"Oh, I guess so," replied the manager. "If not, I will resign." The manager laughed. "Resign!" he said. "When we don't want you, you get fired. When you get tired, quit, that's all. Get to work. Business been pretty good lately.' But Raybun persisted. "I have an idea," said he, "which is worth at least another fifty cents a week." "What is it?"

"I want the promise of the half-dollar first, suh."

"Oh, you do! Well, you 're discharged."

"Very well," said Raybun, taking off his sandwich. "I'll take the idea to the Monument Hair Restorer. Good morning."

your idea! have one.

"Here," cried the manager, "out with Even a sandwich-man may Here's a half-dollar for it. I'll take a chance on you."

"Thank you," said Raybun. "It is this: say on the signs, 'I Use Protoplasmic Hair Tonic.'"


"Right!" said the manager. wages are two dollars a week hereafter. Go for a sign-painter."

Being a sandwich-man soon became a pleasant employment to old Raybun. He grew very tired at first, it is true, and often lay on the four-poster to rest after his pilgrimages. But presently he learned how to walk his allotted journey without weariness. And what he saw and heard on the way was always wonderful and never the same. For the most part he walked in the sun; but often it was through winds and rain and snow. Though always there was enough abroad to make every day attractive in its own way. So that presently the dull days were those he spent at home, and the bright and happy ones those he spent on the streets with the hair-tonic signs on breast and back.

Here, as always, the children flocked to Raybun, proud to walk his beat with the sandwich-man, two holding each hand sometimes, and others competing for the honor. And the children were not all of the poor.

Presently Raybun became a very celebrated person in the city, and had his portrait in the Sunday editions oftener than the richest man or the most beautiful woman. This gave Raybun great and unexpected delight, especially when he was snapped with a bevy of his children about him. A considerable space on the walls of his loft came to be covered with the various portraits of him. Of course all this served to make Protoplasmic Hair Tonic better known. There was one picture he liked specially. Perhaps without intention, he let the dye fade out of his hair, and it was again as white as snow. Now the manager discovered, to his surprise, that Raybun was right and he wrong about that white hair. It made their sandwich-man more to be remarked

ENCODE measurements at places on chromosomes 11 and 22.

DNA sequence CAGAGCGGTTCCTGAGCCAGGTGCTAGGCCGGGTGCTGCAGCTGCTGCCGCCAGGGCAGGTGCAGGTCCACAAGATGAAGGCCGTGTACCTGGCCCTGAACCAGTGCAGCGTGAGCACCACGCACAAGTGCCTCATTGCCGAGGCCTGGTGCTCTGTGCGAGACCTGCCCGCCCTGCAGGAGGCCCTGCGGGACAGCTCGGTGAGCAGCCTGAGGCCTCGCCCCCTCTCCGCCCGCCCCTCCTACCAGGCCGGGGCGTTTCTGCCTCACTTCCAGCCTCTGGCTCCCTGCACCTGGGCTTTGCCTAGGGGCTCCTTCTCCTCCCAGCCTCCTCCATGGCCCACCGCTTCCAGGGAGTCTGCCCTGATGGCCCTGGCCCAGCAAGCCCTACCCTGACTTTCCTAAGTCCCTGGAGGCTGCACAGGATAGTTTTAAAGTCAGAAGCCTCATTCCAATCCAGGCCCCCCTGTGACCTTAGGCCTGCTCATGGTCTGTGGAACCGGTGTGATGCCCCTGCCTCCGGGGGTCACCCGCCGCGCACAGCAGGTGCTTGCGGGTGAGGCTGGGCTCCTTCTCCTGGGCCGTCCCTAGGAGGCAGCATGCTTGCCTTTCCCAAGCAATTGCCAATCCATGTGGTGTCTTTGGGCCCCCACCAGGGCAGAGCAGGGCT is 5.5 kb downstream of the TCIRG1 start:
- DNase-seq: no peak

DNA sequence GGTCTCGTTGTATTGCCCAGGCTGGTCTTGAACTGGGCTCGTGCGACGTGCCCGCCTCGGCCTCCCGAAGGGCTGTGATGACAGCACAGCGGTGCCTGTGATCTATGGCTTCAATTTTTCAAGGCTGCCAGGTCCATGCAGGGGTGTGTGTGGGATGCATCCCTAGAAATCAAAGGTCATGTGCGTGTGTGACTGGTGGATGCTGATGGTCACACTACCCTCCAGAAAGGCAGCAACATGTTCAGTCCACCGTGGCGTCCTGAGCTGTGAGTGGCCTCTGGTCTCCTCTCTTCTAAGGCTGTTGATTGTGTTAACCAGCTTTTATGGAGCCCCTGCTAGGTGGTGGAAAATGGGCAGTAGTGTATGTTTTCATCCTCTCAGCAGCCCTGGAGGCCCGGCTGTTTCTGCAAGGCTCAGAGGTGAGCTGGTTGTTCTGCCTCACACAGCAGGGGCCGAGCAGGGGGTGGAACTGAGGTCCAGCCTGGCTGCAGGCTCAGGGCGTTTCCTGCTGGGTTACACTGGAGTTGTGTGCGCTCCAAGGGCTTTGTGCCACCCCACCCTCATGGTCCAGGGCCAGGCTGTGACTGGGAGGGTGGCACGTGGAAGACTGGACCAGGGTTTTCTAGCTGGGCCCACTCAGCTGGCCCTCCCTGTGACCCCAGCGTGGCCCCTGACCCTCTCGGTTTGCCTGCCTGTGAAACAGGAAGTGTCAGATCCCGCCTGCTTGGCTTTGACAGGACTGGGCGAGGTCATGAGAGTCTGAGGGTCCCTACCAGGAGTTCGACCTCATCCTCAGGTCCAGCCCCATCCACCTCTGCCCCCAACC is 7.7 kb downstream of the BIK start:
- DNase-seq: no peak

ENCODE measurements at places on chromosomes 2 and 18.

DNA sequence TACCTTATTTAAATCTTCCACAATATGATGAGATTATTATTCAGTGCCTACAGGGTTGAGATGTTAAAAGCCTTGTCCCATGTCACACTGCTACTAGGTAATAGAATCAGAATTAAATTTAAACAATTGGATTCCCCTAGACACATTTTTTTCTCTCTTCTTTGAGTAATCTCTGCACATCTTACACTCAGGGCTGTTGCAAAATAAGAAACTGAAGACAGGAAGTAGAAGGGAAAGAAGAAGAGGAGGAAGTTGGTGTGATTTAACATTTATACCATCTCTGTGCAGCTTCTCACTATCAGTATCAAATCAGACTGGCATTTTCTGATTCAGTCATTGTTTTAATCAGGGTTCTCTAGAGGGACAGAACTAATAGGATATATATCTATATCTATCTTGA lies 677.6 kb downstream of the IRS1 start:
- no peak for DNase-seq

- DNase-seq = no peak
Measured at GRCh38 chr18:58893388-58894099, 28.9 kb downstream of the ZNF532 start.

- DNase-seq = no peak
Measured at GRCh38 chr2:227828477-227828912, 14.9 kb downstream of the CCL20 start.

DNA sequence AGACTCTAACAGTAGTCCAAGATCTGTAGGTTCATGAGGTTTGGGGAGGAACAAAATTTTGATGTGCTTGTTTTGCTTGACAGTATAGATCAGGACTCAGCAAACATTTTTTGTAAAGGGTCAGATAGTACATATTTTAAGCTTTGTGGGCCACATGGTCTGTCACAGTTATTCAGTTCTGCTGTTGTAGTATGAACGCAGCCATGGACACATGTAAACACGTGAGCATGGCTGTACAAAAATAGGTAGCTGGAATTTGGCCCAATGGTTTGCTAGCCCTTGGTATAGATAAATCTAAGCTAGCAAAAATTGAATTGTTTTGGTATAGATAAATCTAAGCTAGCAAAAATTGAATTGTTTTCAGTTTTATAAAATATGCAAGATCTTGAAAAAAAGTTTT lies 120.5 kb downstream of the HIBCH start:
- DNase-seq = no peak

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the magistrate, who was Irish, "and that's easy, considering that I don't know whether or not you deserve it at all."

Old Raybun went to prison, and his pictures went into the newspapers with the whole mysterious story. Raybun was afraid that he would be ruined in his profession by this, but he was entirely mis


The bald man took drunken offense at this, and at once there was a mêlée in which the bald man was knocked down. Well, it is hard to believe, but in a moment the old sandwich-man became a hurtling fury. He stood over the prostrate man and beat down those who came upon him with the edges of his signs. The police arrested him.

When the case came for its small trial before the small magistrate, Raybun stood


"Don't you know this man? Did you never see him before?" shouted the magis


Raybun calmly looked at the man.

"No, I never saw him before," he said. "Then why did you beat him and three of his friends? They were only in fun." But Raybun was again mute.

"Then, you," cried the magistrate to the other man. "Don't you know this fellow? Have n't you ever seen him before?"

"No," answered the man.

taken. He was missed from the streets, and constant comment was made concerning this in the newspapers. Indeed, he was more famous in prison than out of it; so much so that presently a petition was sent to the governor for his pardon, which was at once granted, and Raybun, more famous than ever, was met at the prison-gates by the manager in a cab, with an offer of twice his old salary. His way for the next month was a daily ovation.

"I thought goin' to jail would ruin any profession," said the sandwichman to Rank that night, "but seems like it 's made

me more famous."
"The greats has come," laughingly re-
plied Rank.

"Yes," replied Raybun, seriously.

"You mean that yes?" demanded Rank. "Certainly," said Raybun, with dignity; "I have become the greatest sandwich-man in the world, suh.'

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"Say," agreed Rank, in awe, "I guess that there's so. Lord! And you like it!" "Yes," replied Raybun. "You ought to see them flock around me wherever I go, and give me flowers-the pretty girls -and candy-the children-and money the bankers."

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He drew a handful of it out of his pocket.

"Right!" cried Rank, seeing a great light and gripping the sandwich-man's hand. "You 've joined the greats. You 're as great as Carnegie. He could n't be what you are. You could n't be what he is. Both great! But why did you do it -strike that man?"

"I did not strike him," said Raybun. "Ninety days in the county jail," said "I protected him. It was brother Dan."